According to the New York Times:

Mr. Obama answered a question about “dealing with the hawks in the current Israeli government,” by suggesting that Israel’s new, conservative prime minister, Benjamin Netanyahu, might have an opportunity to play a more constructive role than a more liberal leader:

I believe that Prime Minister Netanyahu will recognize the strategic need to deal with this issue. And that in some ways he may have an opportunity that a labor or more left leader might not have. There’s the famous example of Richard Nixon going to China. A Democrat couldn’t have gone to China. A liberal couldn’t have gone to China. But a big, anti-communist like Richard Nixon could open that door. Now, it’s conceivable that Prime Minister Netanyahu can play that same role.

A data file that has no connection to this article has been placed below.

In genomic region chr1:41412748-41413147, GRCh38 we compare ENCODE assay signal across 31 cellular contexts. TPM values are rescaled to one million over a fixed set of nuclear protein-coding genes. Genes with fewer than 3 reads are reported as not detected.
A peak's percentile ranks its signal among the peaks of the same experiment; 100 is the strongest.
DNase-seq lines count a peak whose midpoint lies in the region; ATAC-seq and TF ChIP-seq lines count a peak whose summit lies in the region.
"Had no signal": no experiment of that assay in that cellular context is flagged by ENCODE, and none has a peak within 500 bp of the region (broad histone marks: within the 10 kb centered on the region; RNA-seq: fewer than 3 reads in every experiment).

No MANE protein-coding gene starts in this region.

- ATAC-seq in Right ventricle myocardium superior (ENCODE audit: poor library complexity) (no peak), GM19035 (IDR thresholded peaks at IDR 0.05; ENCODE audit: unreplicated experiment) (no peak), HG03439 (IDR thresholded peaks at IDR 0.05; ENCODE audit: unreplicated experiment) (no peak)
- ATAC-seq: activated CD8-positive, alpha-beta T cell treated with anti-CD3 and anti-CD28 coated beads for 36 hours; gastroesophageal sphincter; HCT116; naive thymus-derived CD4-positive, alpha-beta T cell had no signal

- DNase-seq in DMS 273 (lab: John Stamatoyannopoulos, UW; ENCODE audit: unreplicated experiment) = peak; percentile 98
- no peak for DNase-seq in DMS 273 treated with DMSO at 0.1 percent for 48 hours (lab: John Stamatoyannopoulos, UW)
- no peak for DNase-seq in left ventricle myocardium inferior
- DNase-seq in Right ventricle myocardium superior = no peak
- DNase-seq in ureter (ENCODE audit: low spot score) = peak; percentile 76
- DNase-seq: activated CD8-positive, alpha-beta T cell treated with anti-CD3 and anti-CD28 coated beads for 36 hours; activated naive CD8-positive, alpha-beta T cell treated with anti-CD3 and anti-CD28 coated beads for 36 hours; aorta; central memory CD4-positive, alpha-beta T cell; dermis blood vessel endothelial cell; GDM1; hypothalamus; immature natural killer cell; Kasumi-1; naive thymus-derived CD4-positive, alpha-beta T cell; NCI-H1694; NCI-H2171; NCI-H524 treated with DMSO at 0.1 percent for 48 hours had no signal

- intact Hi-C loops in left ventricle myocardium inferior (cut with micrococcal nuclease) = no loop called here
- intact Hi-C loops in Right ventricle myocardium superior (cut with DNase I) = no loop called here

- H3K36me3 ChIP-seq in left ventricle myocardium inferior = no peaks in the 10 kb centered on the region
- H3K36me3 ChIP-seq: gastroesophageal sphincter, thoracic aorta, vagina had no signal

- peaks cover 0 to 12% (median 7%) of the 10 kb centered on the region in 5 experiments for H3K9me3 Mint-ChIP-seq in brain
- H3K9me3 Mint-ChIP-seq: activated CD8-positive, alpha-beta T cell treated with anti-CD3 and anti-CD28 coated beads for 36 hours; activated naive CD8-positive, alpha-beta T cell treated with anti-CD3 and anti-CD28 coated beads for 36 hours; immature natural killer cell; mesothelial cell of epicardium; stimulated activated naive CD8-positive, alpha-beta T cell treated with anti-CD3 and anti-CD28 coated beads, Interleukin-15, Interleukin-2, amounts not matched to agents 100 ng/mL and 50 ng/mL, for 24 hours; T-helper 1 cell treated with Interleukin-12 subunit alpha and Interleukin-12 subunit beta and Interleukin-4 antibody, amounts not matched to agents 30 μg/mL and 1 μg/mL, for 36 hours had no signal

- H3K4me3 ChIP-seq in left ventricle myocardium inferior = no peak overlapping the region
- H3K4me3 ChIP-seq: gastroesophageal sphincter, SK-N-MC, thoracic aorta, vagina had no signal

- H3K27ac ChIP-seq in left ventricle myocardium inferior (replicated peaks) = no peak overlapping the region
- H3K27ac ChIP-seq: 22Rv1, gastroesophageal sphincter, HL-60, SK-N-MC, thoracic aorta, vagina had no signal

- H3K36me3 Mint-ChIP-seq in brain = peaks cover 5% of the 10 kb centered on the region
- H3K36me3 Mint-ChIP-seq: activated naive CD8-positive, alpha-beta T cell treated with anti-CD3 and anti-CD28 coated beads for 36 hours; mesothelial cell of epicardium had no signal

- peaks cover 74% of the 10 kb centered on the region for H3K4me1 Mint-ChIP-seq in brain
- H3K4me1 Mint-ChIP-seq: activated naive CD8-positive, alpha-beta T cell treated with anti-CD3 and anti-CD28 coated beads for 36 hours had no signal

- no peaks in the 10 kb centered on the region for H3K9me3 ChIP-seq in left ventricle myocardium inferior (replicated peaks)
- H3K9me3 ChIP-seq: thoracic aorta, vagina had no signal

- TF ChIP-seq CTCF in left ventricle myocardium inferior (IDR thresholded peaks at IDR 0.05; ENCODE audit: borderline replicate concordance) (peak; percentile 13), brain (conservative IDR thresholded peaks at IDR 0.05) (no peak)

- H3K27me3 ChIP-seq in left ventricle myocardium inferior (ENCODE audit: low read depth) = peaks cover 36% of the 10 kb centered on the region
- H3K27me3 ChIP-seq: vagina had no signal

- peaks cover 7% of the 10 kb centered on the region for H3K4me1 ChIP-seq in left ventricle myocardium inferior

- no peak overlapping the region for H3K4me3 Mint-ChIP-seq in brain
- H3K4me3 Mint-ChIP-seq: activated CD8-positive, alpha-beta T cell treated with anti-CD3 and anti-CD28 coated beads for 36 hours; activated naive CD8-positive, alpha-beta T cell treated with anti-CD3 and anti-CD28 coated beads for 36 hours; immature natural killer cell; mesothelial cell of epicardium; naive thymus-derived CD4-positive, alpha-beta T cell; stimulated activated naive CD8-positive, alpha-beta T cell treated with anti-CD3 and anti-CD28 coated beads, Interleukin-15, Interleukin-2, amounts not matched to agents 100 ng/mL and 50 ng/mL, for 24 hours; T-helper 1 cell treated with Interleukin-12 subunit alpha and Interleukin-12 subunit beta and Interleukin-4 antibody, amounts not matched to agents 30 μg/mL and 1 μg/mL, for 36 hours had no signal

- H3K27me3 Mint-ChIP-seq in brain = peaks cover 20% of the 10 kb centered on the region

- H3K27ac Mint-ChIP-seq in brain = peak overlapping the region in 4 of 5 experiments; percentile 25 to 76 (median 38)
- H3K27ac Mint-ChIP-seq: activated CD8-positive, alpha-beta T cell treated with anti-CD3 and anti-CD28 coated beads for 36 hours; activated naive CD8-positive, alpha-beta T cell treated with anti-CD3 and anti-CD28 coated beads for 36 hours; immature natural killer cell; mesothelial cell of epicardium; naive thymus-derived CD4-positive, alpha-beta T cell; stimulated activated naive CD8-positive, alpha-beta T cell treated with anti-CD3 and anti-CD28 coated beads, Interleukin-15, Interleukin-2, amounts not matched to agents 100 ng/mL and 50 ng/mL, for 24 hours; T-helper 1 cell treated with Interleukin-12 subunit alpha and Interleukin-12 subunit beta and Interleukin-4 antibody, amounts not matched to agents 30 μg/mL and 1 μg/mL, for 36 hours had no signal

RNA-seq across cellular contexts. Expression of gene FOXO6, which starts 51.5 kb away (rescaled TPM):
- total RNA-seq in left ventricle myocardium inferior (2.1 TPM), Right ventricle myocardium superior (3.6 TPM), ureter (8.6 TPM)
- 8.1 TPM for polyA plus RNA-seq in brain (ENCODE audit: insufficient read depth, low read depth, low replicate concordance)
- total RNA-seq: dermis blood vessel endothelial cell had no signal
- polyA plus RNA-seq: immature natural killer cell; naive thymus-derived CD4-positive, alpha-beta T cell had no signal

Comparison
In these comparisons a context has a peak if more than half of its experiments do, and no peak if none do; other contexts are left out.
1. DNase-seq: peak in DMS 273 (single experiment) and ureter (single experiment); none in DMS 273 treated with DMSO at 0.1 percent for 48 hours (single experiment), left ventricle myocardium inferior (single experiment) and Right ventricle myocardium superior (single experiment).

This is the essence of  Cukierman and Tomassi’s “Why does it take a Nixon to go to China?” American Economic Review, Mar. 1998, pp. 180-197.  Suppose a political knows the “state of the world” and the policy that most voters would support.  But voters do not have this information.  They cannot tell whether a policy is suggested by a politician because it is the ideal policy for the state of the world or because he has a bias for it.  Then, a right-wing politician is more likely to implement a extreme left-wing policy. Voters are likely to believe it is the “right” policy as he is voting against his natural bias.  He is then rewarded by being re-elected.  Hopefully, there is no Watergate on the horizon for Netanyahu.